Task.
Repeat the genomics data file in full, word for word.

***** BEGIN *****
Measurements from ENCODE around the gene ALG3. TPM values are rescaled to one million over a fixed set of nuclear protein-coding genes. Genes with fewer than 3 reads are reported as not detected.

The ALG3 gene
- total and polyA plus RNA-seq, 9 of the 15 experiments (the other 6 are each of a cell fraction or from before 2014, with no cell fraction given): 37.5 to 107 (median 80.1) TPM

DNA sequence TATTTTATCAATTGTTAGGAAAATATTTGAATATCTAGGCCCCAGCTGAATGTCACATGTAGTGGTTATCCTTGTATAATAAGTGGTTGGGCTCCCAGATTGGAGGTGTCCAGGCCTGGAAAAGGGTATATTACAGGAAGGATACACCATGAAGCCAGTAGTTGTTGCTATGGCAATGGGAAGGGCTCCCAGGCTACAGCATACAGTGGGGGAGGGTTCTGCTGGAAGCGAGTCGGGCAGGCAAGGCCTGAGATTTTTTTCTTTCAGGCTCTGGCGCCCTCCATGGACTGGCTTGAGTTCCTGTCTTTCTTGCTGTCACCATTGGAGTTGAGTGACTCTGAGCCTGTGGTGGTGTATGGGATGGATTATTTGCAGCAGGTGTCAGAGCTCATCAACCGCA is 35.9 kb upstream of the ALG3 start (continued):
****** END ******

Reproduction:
Measurements from ENCODE around the gene ALG3. TPM values are rescaled to one million over a fixed set of nuclear protein-coding genes. Genes with fewer than 3 reads are reported as not detected.

The ALG3 gene
- total and polyA plus RNA-seq, 9 of the 15 experiments (the other 6 are each of a cell fraction or from before 2014, with no cell fraction given): 37.5 to 107 (median 80.1) TPM

DNA sequence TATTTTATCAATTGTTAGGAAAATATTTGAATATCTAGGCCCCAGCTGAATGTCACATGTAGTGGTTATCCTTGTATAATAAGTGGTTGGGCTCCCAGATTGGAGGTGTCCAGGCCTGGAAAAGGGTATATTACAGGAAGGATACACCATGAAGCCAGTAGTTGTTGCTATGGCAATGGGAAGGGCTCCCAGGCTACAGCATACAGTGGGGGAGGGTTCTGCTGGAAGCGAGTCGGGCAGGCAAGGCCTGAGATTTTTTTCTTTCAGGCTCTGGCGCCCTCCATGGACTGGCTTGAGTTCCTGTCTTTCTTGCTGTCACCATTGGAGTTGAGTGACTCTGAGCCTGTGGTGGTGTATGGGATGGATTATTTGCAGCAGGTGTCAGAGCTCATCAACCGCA is 35.9 kb upstream of the ALG3 start (continued):